Many solicitors have argued that divorce law within the UK has long been due an overhaul, simply because family law and divorce law have not been updated since 1973. From the 6th of April 2022, no-fault divorces have become legal in the UK.
They are exactly what they sound like and remove the emphasis on blame relating to the breakdown of the marriage. Meaning, in short, that no one has to stay in an unhappy marriage if it has just broken down.
At Prentice Family Law our divorce solicitors in Weybridge can help any of our clients who are looking to undertake a no faults divorce. We will always aim to ensure that you have all of the correct information relating to the divorce process, and will of course help you through this difficult period in your life with professionalism and compassion.
But why has this law suddenly been changed? In the following guide, our divorce solicitors in Weybridge introduce you very briefly to no-fault divorces in the UK, and will hopefully answer this question and many more that you may have.
Why are no-fault divorces now legal?
It is often the case that when a marriage breaks down it is not the result of fault or wrongdoing as is usually defined in the legislation. According to our divorce solicitors in Weybridge, some couples become sad within their marriages through no direct consequence of their partner’s actions. No-fault divorces are a way for a reduction of stress, conflict and emotional fallout commonly associated with divorce and allow the parties to focus on central issues revolving around property, assets and children.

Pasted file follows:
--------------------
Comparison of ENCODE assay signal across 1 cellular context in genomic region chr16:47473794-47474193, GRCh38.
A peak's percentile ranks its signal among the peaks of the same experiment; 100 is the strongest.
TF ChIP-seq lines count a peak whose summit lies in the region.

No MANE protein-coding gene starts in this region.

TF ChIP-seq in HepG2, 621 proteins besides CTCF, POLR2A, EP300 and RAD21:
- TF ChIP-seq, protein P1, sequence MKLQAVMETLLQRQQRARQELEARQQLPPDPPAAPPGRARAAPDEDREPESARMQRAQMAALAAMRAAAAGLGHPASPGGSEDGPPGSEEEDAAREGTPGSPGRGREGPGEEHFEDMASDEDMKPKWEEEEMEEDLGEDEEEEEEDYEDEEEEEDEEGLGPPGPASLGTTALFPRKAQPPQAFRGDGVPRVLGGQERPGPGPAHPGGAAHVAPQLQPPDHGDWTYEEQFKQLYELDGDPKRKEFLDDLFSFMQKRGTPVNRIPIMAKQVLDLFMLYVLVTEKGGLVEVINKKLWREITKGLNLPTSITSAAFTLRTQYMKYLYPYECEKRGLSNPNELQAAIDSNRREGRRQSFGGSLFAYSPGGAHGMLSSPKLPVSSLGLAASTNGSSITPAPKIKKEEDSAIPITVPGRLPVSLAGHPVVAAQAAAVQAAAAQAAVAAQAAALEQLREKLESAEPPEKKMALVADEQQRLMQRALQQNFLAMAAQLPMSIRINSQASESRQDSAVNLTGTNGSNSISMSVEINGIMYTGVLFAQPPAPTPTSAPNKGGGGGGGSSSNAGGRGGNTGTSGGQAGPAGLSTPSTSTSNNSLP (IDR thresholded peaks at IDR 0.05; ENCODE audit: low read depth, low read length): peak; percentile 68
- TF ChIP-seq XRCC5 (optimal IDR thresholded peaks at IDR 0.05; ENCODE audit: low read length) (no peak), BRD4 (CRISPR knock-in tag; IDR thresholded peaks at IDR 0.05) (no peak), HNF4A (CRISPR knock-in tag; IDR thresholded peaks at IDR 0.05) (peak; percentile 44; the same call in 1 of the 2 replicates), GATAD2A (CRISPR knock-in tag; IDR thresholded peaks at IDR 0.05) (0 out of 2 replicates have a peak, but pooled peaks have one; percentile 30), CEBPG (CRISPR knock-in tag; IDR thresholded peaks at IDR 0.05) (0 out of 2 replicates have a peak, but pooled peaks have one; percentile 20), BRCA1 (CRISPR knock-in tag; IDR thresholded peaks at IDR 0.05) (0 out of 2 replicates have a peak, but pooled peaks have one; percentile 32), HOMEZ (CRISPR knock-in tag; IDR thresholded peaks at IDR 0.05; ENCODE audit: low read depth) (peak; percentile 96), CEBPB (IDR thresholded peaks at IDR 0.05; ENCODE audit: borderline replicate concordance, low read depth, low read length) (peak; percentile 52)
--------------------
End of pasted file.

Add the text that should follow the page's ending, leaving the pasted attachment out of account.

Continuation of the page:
How to apply for no-fault divorce
Both people in the relationship can apply for a no-fault divorce and can apply to our team directly. After 20 weeks, the applicant who gave the notice confirms that they wish to proceed with the divorce. The courts will then make a conditional order and following a further six weeks, the court can make the final order, which is in essence the final piece of paperwork required to end your marriage.
Advantages of no-fault divorce
No-fault divorce reduces the likelihood of somebody living in an unhappy relationship. There is no legal blame attached, it reduces conflict, emotional situations and prevents domestic abusers from being able to trap their partners in their unwanted marriages. It will also help to keep relationships amicable between parents, as if there is no blame, there should be minimal emotional fallout or conflict.
Does it impact finances or children differently?
No, no-fault divorce does not impact your finances or children differently to a regular divorce, as these aspects to your relationship will still have to be hammered out. However, it is more likely that there will be less acrimony between you and your partner based solely on the premise of no-fault divorce, so the process will likely cost less.
If a divorce is lengthy, the legal costs will be higher. Under a no-fault divorce the process, in general, is faster provided that you and your partner are amicable towards each other. It isn’t in itself cheaper, but it is less likely to incur additional legal costs through any extended negotiations.